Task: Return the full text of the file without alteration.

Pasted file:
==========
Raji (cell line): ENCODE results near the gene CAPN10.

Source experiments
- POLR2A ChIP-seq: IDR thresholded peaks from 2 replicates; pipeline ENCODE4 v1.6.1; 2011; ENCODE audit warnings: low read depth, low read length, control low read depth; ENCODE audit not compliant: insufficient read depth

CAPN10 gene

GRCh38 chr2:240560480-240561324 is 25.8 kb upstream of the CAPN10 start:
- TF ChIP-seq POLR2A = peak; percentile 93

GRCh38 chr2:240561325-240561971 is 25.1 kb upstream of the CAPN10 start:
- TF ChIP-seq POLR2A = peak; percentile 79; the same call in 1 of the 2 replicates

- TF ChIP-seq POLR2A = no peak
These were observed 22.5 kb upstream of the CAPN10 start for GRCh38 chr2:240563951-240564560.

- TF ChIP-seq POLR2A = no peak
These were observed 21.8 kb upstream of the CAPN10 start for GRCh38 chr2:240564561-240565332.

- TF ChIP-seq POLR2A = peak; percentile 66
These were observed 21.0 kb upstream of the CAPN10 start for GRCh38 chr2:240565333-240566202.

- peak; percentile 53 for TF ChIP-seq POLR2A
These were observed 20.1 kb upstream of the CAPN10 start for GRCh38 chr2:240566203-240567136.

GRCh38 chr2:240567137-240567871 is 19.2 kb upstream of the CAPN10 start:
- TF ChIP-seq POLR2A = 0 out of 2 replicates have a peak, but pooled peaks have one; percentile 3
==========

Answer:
Raji (cell line): ENCODE results near the gene CAPN10.

Source experiments
- POLR2A ChIP-seq: IDR thresholded peaks from 2 replicates; pipeline ENCODE4 v1.6.1; 2011; ENCODE audit warnings: low read depth, low read length, control low read depth; ENCODE audit not compliant: insufficient read depth

CAPN10 gene

GRCh38 chr2:240560480-240561324 is 25.8 kb upstream of the CAPN10 start:
- TF ChIP-seq POLR2A = peak; percentile 93

GRCh38 chr2:240561325-240561971 is 25.1 kb upstream of the CAPN10 start:
- TF ChIP-seq POLR2A = peak; percentile 79; the same call in 1 of the 2 replicates

- TF ChIP-seq POLR2A = no peak
These were observed 22.5 kb upstream of the CAPN10 start for GRCh38 chr2:240563951-240564560.

- TF ChIP-seq POLR2A = no peak
These were observed 21.8 kb upstream of the CAPN10 start for GRCh38 chr2:240564561-240565332.

- TF ChIP-seq POLR2A = peak; percentile 66
These were observed 21.0 kb upstream of the CAPN10 start for GRCh38 chr2:240565333-240566202.

- peak; percentile 53 for TF ChIP-seq POLR2A
These were observed 20.1 kb upstream of the CAPN10 start for GRCh38 chr2:240566203-240567136.

GRCh38 chr2:240567137-240567871 is 19.2 kb upstream of the CAPN10 start:
- TF ChIP-seq POLR2A = 0 out of 2 replicates have a peak, but pooled peaks have one; percentile 3